“District-wide, there are big things we are trying to move forward with,” said Rome Superintendent of Schools Peter C. Blake during a special meeting of the Board of Education on Monday. The meeting was called to discuss, and hopefully achieve some agreement and approval, to get federal Elementary and Secondary Schools Relief (ESSER) funds flowing into the district’s schools where they can begin to have an impact for students and faculty.
What is ESSER?
ESSER is one in an alphabet soup of acronyms defining federal funding approved to address issues compelled by the COVID-19 epidemic, including issues specific to the nation’s schools and school communities; especially the students.
In March of 2020, Congress passed the Corona Virus Aid Relief and Economic Security Act (CARES), earmarking $30.75 billion in aid to Americans. As part of CARES, $13.2 billion was carved out to address ESSER.
In December of 2020, when some CARES programs had expired and while the country was mired in a winter surge of the virus, the Coronavirus Response and Relief Supplemental Appropriations Act was passed; a.k.a. CRSSA.
This law proposed an additional $53.4 billion for Elementary and Secondary School Relief; a.k.a. ESSER II, which was passed in January of 2021.
In March of 2021, a new president proposed, and Congress passed, a sweeping law to address the impact of a pandemic that had shut down or limited life, business and education in America for a full year. The American Rescue Plan Act – ARPA – devoted $1.9 trillion to efforts including vaccine rollout, a return to in-school learning and addressing the acute impact on the nation of a year-long battle with the collateral damage of the disease. ARPA ESSER was baked into ARPA allocating $122 billion of the ARP funds to America’s schools, staff and students.
Monday’s special meeting, according to Blake, was to focus on ARPA ESSER funding, which is, for many districts, a windfall that allows the consideration of big-ticket investments that year-on-year school-budget-balancing would normally knock low on the list.
Where what feels like windfall funding to-good-to-be true must, it does come with a catch – an expiration date.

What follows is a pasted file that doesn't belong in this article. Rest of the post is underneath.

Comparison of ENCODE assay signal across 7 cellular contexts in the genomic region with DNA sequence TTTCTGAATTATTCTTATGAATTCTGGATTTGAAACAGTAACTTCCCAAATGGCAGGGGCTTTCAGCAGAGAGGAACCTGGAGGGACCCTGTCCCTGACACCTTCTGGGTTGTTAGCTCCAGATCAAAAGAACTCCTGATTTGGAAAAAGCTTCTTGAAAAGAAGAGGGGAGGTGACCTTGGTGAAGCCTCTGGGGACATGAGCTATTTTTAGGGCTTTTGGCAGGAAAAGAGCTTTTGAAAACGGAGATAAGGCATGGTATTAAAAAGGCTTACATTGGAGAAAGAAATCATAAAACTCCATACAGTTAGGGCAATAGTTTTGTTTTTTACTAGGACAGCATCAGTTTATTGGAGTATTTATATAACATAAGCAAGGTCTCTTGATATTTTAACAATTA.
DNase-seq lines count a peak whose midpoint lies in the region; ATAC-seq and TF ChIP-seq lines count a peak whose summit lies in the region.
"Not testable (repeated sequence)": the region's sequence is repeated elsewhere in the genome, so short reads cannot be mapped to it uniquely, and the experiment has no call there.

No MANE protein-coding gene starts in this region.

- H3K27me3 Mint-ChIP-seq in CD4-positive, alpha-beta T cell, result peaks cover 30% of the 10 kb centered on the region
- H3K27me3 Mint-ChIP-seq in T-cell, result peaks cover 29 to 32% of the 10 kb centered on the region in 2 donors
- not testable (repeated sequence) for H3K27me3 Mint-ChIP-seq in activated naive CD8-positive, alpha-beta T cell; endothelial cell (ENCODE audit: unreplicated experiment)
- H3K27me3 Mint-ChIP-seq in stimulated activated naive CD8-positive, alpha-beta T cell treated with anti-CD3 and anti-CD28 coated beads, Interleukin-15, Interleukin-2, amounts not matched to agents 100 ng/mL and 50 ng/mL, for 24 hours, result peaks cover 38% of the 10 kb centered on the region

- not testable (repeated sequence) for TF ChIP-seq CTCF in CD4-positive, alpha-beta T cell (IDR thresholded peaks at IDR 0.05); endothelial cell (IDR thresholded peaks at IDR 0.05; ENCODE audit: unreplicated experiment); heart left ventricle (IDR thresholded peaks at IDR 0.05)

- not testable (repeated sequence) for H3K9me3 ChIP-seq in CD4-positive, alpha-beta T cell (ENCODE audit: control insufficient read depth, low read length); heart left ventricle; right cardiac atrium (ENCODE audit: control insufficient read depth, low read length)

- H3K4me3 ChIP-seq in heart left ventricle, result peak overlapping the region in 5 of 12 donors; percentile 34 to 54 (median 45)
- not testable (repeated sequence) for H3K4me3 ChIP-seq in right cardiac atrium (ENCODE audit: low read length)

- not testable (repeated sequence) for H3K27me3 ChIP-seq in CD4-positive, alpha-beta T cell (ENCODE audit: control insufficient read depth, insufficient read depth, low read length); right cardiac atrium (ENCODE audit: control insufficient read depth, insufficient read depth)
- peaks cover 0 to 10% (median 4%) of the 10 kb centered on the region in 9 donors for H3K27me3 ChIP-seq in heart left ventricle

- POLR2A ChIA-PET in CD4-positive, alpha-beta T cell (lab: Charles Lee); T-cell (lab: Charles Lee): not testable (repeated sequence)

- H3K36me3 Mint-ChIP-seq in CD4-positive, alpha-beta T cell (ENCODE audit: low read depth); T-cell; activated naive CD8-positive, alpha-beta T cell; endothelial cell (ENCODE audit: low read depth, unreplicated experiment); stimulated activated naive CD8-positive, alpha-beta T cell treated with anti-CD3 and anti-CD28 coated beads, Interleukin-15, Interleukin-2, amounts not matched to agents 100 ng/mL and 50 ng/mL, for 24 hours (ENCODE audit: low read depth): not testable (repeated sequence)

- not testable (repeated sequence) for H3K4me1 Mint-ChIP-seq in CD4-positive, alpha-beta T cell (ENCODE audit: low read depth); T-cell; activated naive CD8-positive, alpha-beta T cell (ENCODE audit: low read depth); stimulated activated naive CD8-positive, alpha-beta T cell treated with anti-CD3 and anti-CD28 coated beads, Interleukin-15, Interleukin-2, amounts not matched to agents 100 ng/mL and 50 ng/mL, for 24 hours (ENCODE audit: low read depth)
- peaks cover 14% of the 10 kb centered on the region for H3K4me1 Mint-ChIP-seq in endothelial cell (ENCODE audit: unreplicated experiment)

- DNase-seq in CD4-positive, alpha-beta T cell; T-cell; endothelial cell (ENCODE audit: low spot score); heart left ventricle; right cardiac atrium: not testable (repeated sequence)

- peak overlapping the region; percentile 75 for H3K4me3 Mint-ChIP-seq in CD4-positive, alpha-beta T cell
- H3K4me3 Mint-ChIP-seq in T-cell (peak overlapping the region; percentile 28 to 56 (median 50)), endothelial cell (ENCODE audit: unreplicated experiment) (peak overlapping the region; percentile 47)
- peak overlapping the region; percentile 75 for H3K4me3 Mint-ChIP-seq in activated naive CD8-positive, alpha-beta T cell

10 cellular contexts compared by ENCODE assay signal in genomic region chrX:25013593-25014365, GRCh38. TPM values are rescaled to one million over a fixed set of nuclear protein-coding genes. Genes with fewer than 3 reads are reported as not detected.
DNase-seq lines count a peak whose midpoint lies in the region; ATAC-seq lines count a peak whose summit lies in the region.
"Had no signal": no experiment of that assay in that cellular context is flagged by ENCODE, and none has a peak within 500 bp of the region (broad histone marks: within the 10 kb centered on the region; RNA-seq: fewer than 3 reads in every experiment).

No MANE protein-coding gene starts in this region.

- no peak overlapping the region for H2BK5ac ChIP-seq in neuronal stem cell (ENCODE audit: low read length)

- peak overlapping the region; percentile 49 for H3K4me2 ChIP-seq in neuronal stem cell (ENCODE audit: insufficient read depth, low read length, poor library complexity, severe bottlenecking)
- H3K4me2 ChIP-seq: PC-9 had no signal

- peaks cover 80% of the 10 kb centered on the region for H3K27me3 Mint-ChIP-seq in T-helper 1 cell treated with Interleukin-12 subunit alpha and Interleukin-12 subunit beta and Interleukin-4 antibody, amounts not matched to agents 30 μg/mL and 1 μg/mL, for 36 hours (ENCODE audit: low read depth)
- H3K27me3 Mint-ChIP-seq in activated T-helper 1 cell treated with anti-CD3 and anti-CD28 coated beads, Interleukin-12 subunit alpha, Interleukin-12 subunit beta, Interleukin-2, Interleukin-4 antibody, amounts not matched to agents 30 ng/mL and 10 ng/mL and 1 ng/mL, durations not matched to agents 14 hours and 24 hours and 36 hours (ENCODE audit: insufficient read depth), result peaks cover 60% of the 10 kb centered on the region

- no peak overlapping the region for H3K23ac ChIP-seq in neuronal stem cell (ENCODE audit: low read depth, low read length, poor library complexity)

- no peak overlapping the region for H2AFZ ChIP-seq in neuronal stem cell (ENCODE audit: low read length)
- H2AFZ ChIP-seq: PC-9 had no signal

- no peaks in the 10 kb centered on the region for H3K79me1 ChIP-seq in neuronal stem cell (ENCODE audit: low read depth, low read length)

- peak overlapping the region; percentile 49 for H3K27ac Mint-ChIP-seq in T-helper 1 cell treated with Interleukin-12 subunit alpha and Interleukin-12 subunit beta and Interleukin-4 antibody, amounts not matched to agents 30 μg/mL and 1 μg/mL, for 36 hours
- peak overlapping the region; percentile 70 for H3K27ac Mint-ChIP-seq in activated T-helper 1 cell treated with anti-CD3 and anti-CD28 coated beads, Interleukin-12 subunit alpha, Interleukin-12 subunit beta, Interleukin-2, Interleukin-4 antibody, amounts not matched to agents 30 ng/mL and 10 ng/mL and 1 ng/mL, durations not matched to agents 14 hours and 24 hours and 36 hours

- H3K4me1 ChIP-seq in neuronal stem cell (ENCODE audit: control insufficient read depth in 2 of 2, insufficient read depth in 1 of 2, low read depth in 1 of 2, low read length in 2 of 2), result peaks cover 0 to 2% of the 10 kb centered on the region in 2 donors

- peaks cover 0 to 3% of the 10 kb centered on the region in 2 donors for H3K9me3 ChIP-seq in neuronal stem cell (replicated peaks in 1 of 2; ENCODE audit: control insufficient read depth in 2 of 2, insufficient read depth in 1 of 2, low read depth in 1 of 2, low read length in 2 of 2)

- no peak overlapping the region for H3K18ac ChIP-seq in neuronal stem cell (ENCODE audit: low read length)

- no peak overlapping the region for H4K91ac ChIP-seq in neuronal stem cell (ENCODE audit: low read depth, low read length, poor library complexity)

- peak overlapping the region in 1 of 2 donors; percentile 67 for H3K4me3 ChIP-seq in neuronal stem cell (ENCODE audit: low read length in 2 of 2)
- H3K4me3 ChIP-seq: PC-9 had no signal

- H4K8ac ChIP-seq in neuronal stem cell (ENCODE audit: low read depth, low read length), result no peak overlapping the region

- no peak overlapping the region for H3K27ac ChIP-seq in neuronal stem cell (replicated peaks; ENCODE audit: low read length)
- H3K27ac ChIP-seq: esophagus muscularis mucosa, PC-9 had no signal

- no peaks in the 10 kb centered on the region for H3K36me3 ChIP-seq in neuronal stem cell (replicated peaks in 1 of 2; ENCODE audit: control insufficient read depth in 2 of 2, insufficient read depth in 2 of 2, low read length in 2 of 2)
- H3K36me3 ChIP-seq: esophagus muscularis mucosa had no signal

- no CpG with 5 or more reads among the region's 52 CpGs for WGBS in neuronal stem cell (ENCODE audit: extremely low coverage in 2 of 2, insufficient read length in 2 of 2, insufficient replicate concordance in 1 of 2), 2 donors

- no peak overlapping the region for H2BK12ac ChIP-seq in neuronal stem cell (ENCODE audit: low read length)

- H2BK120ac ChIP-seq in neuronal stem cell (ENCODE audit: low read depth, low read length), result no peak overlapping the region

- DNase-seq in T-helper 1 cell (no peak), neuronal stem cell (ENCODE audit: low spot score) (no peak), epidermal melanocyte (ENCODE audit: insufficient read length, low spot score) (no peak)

Districts must submit binding plans for the purchases to be made with federal monies, which must meet specific guidelines, and do so with the knowledge that there is a time limit on the resource, which runs out by 2025.
The Rome district wrestles with the best use of funds from two federal sources; CRSSA funding allocated to the district in the amount of $6,288.054 million and ARPA ESSER funds earmarked for Rome in the amount of $15,267,141; for a total of $21,565,195 million.
Differences in approved use of the two funding sources include less restriction with the CRSSA funds and the ability to use those monies retroactively to pay expenses incurred to respond to the COVID-19 pandemic and meet mandates to do so dating back to the 2019-20 school year.
CRSSA funds can be spent immediately and entirely as the discretion of the local district. Blake confirmed that CRSSA funding was already obligated, particularly where it could be applied retroactively, and that the focus of the board’s discussion was on the ARPA ESSER allocation of nearly $15.3 million.
ARPA ESSER challenges Rome with more rules. No more than 62.5% of the total approximately $15.3 million can spent in any one year, a reserve of at least 12.5% of the funds must be reserved for future years and 20% of monies must be used to address learning loss due to COVID. As with CRSSA districts are being advised not to use funds for recurring costs.
Blake and the Board zeroed in on three targets for the spending of federal COVID relief funds scheduled to flow into the district: New school furniture; two student support specialists, a role newly created to address COVID recovery, and investment in state-of-the-art classroom technology.
The district proposes dedicating some of the federal COVID relief funds to the creation of a new role, student support specialist, and to hiring two new staff members to fill it; one to be dedicated to Strough Middle School and the other to RFA.
The role, as defined, speaks directly to the spirit of the federal funds in addressing barriers preventing students from coming to school and infusing restorative practices into schools - “to help on that bandwagon a little better,” said Blake.
Blake also impressed upon the board that he believed a requirement for candidates is that they be certified counselors, where the defined roles of guidance counselors and school psychologists don’t adequately address the socio-emotional gap that this role would fill.
Blake spoke on the Rome district’s decision to spend some of the federal relief funds on staff – which are a recurring expense, because of the overwhelming response to queries of the community about what is most needed. He also reminded that, while some neighboring districts have done the same, they are warning candidates that when the funding goes away in 2025, their job goes away with it. Rome is assuming the unique risk of committing to the new roles, relying on attrition and retirements to make room to fund them beyond the expiration of the federal support.